Having tried out his deadly virus in Namibia, Kaal introduces it to Mumbai where Rohit notices that neither he nor Krishna are affected (Priya is also immune because she is pregnant and therefore has some of Krishna’s DNA inside her). Rohit manufactures an antidote from his own blood which Krrish is able to spread around the city super-quick. This angers and confuses Kaal, who used his own blood to manufacture the antidote he was hoping to sell to the Indian authorities. Which must mean that Krishna, Rohit and Kaal all share the same DNA...
An attack by the mutants on the family’s house ends up with Gecko-Man captured and Kaya impersonating Priya, who is being held in a secret location by Kaal. Krrish shows up at the house to fight the mutants and still nobody twigs that Krishna might actually be Krrish.
In a subplot, Krrish has become an idol to the people of Mumbai, who have erected an enormous statue of him, the opening ceremony of which is a big, fancy song and dance number. There are two other songs in the film: a big production number fairly early on at a surprise birthday party for Krishna, and a romantic duet filmed in the desert. The music (once again by Rajesh Roshan’s brother Rakesh) is a lot better than in the first (or second) Krrish movie and the dance routines a lot bigger and more entertaining. Having now made my own very tiny contribution to Bollywood by helping with a dance sequence in Yamla Pagla Deewana 2, I can very much appreciate all the extras standing at the back of the big routines, waving their arms.
Eventually Krishna realises that Priya is not Priya but by then Kaya has seen the error of her ways and realised that love is better than hate or somesuch. So the two set off to Kaal’s mountaintop lair to rescue Priya and the now-kidnaped Rohit. In the ensuing set-piece battle, we briefly see one more mutant, a chap with a big spike on his arm. He was not in the earlier introduce-the-manimals scene and didn’t make it onto the posters either. The credits reveal that he is Swordfish Man (Amrit Pal Singh), possibly introduced to make up for the absence of Scorpion Woman. I guess there is a level at which supervillains become too ridiculous, even for Bollywood.
The film’s real climax is a big set-piece between Kaal and Krrish whose powers have been vastly expanded due to something that happened back at the lair. As the two flying superbeings smash their way through skyscrapers, the influence of Man of Steel is obvious except that, unlike Superman, Krrish shows genuine concern for all the ordinary folk being killed and injured through collateral damage as he goes mano a mano with Kaal. Krrish 3 scores over Bladder of Steel in another important way: it’s about as long but has a convenient ten-minute toilet break halfway through.
Despite the high level of action, Krrish 3 also has plenty of time for morals and relationships, with a strong theme of ‘family’ running through it (as indeed had the two earlier films). There is also a theme of community, with Krrish telling a little boy that he is part of ‘Team Krrish’ and giving him a wrist-band which other characters also wear. A stand-off between a crowd, led by Priya and that same little boy, against over-confident Kaal (before Krrish shows up) owes an obvious debt to the scene in Spider-Man where ordinary New Yorkers stand up for Spidey. The action and the non-action is well-integrated throughout Krrish 3 in a genuinely fine script.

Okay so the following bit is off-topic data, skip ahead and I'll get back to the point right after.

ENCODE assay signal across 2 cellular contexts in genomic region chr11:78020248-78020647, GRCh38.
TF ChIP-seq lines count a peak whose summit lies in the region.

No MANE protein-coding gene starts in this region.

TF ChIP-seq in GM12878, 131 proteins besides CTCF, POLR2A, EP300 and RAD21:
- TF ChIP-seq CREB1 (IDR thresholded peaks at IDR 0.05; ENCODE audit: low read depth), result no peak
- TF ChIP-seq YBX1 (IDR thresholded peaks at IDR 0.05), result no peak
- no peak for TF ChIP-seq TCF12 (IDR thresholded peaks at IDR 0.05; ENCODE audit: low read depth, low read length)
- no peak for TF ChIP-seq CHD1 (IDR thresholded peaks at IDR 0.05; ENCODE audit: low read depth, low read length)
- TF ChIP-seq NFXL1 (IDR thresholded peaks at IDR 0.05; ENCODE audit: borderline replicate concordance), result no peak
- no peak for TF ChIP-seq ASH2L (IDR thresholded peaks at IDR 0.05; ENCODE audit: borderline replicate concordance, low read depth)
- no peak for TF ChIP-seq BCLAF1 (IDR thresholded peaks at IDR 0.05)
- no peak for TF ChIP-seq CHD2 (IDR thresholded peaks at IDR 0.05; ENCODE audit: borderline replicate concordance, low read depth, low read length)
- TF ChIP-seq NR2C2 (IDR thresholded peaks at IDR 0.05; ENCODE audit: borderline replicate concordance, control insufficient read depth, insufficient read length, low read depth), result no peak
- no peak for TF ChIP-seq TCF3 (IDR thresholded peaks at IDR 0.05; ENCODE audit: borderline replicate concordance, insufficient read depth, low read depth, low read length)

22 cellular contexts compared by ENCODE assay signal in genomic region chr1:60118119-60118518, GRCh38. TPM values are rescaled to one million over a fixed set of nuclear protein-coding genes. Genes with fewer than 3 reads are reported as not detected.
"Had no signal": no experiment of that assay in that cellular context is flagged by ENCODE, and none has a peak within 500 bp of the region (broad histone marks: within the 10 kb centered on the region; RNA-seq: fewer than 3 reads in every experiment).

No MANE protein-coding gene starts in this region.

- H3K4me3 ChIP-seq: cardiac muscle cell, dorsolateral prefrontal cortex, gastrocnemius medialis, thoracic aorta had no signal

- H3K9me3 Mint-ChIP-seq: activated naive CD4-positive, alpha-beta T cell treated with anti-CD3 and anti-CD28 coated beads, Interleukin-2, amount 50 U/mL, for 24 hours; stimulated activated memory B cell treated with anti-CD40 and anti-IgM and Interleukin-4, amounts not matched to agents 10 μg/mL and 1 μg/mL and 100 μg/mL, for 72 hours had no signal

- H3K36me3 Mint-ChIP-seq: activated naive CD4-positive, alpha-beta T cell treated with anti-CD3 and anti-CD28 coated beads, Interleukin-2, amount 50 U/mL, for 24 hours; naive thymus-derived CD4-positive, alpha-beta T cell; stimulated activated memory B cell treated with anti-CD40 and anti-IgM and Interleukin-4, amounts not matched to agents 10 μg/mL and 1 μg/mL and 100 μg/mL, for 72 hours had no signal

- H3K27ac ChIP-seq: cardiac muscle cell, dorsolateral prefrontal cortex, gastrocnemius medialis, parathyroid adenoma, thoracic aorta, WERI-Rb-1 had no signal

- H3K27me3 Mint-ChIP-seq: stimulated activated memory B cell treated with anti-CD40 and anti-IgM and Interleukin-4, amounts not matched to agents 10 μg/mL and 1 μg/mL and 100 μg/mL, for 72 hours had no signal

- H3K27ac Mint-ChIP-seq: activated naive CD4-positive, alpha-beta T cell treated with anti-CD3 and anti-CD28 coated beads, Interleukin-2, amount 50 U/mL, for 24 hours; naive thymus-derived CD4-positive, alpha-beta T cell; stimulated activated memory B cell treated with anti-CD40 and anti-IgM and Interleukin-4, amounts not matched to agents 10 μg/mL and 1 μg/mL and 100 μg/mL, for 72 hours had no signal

It goes without saying that the effects are even better than they were in Krrish: genuine state-of-the-art stuff which stands comparison with most Hollywood blockbusters. This has undoubtedly contributed to the global success of this film, which took over half a million pounds in its first week in UK cinemas and about half that again the following week. In India itself, Krrish 3 took more in its second week than many of the year’s other big films have taken in their opening week.
It does have a good story, it does have terrific effects, it does have cool (if derivative) supervillains, it does have fantastic action sequences, but at the heart of Krrish 3’s success are three superb performances by two actors. Oberoi is magnificently wicked, especially in the first three-quarters of the film when he is trapped in his wheelchair and can move nothing except his head and two fingers (dude, build an exo-skeleton... oh, what’s the point?). And Roshan is just extraordinary, playing both gawky, naive, brilliant Rohit and determined, anguished, powerful Krishna/Krrish. Brilliant direction by his father Rakesh Roshan combines with adroit use of doubles, invisible green-screen composites and world-class editing by Chandan Arora to convince us entirely that these are two separate people, despite their many scenes together. Dual roles in so many movies are played as novelties - ‘Hey, wouldn’t it be great if he met himself?’ - but here it is expediency. I doubt that Roshan pere et fils set out ten years ago to make a movie where Hrithik would spend much of his screen time talking to himself (in a very different role) but the narrative development of the first two films has led inexorably to this one.
One other thing also counts towards the film’s box office success, I suspect. Hrithik Roshan, now 39, has been working out and looks even fitter and hunkier than he did when he was 29 or 32. There are a couple of shirtless scenes where his pecs and six -pack will have all the girlies swooning.
Unless you have some pathological aversion to Bollywood, Krrish 3 is a must-see film. A handy repris of the first two pictures at the start ensure that you don’t even have to have seen them to enjoy this one. It’s a belter of a superhero film which I enjoyed a lot more than several Hollywood superhero flicks of recent years, and I can’t wait for Krrish 4.
MJS rating: A